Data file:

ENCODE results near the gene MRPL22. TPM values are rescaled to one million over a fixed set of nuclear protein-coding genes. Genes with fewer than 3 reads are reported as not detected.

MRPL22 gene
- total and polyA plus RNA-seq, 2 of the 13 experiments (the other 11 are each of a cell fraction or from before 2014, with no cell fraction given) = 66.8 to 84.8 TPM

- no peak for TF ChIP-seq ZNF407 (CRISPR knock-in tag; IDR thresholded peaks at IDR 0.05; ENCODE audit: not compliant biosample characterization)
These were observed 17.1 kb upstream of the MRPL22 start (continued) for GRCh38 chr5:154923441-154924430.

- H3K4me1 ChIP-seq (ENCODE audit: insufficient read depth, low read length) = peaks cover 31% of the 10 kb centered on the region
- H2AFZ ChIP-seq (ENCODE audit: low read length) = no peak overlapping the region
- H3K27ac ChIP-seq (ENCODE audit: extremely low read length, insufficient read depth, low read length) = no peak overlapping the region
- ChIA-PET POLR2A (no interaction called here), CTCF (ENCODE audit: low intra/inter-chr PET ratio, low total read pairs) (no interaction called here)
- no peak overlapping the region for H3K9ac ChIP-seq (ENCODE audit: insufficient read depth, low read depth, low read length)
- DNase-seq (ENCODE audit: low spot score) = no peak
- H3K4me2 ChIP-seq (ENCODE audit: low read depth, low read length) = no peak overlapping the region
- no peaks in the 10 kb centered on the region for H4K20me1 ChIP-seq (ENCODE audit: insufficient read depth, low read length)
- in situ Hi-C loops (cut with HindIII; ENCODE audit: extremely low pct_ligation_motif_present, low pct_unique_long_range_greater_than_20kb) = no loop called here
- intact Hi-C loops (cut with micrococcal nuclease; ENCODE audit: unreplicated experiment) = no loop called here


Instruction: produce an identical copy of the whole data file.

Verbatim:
ENCODE results near the gene MRPL22. TPM values are rescaled to one million over a fixed set of nuclear protein-coding genes. Genes with fewer than 3 reads are reported as not detected.

MRPL22 gene
- total and polyA plus RNA-seq, 2 of the 13 experiments (the other 11 are each of a cell fraction or from before 2014, with no cell fraction given) = 66.8 to 84.8 TPM

- no peak for TF ChIP-seq ZNF407 (CRISPR knock-in tag; IDR thresholded peaks at IDR 0.05; ENCODE audit: not compliant biosample characterization)
These were observed 17.1 kb upstream of the MRPL22 start (continued) for GRCh38 chr5:154923441-154924430.

- H3K4me1 ChIP-seq (ENCODE audit: insufficient read depth, low read length) = peaks cover 31% of the 10 kb centered on the region
- H2AFZ ChIP-seq (ENCODE audit: low read length) = no peak overlapping the region
- H3K27ac ChIP-seq (ENCODE audit: extremely low read length, insufficient read depth, low read length) = no peak overlapping the region
- ChIA-PET POLR2A (no interaction called here), CTCF (ENCODE audit: low intra/inter-chr PET ratio, low total read pairs) (no interaction called here)
- no peak overlapping the region for H3K9ac ChIP-seq (ENCODE audit: insufficient read depth, low read depth, low read length)
- DNase-seq (ENCODE audit: low spot score) = no peak
- H3K4me2 ChIP-seq (ENCODE audit: low read depth, low read length) = no peak overlapping the region
- no peaks in the 10 kb centered on the region for H4K20me1 ChIP-seq (ENCODE audit: insufficient read depth, low read length)
- in situ Hi-C loops (cut with HindIII; ENCODE audit: extremely low pct_ligation_motif_present, low pct_unique_long_range_greater_than_20kb) = no loop called here
- intact Hi-C loops (cut with micrococcal nuclease; ENCODE audit: unreplicated experiment) = no loop called here